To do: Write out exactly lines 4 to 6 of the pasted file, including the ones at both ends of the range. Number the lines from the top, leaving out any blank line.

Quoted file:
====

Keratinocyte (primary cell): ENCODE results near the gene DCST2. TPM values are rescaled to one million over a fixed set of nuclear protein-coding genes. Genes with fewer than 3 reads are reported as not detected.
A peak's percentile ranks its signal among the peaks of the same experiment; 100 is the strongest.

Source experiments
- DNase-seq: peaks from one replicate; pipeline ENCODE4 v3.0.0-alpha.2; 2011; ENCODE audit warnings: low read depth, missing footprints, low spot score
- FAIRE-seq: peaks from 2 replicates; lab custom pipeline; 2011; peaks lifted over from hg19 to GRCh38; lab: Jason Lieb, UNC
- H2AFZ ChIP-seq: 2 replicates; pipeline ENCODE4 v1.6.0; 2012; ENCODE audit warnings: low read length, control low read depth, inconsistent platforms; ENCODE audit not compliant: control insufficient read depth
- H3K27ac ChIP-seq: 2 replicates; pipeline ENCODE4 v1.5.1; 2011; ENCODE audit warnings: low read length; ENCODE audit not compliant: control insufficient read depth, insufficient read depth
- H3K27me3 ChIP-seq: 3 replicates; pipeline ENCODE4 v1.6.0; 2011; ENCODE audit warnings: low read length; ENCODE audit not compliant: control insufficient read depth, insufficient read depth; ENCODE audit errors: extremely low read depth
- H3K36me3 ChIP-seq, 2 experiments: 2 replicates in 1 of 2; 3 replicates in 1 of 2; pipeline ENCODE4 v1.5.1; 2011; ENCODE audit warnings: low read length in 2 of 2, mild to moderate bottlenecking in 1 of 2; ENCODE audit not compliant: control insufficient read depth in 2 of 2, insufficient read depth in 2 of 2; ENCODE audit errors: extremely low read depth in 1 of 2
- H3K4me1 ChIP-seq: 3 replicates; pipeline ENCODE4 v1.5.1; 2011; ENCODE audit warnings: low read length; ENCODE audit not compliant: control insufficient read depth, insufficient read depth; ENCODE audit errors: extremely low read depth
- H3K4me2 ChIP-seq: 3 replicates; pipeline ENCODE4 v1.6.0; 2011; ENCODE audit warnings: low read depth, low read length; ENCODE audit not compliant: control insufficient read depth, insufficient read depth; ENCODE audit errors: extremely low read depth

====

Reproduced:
- DNase-seq: peaks from one replicate; pipeline ENCODE4 v3.0.0-alpha.2; 2011; ENCODE audit warnings: low read depth, missing footprints, low spot score
- FAIRE-seq: peaks from 2 replicates; lab custom pipeline; 2011; peaks lifted over from hg19 to GRCh38; lab: Jason Lieb, UNC
- H2AFZ ChIP-seq: 2 replicates; pipeline ENCODE4 v1.6.0; 2012; ENCODE audit warnings: low read length, control low read depth, inconsistent platforms; ENCODE audit not compliant: control insufficient read depth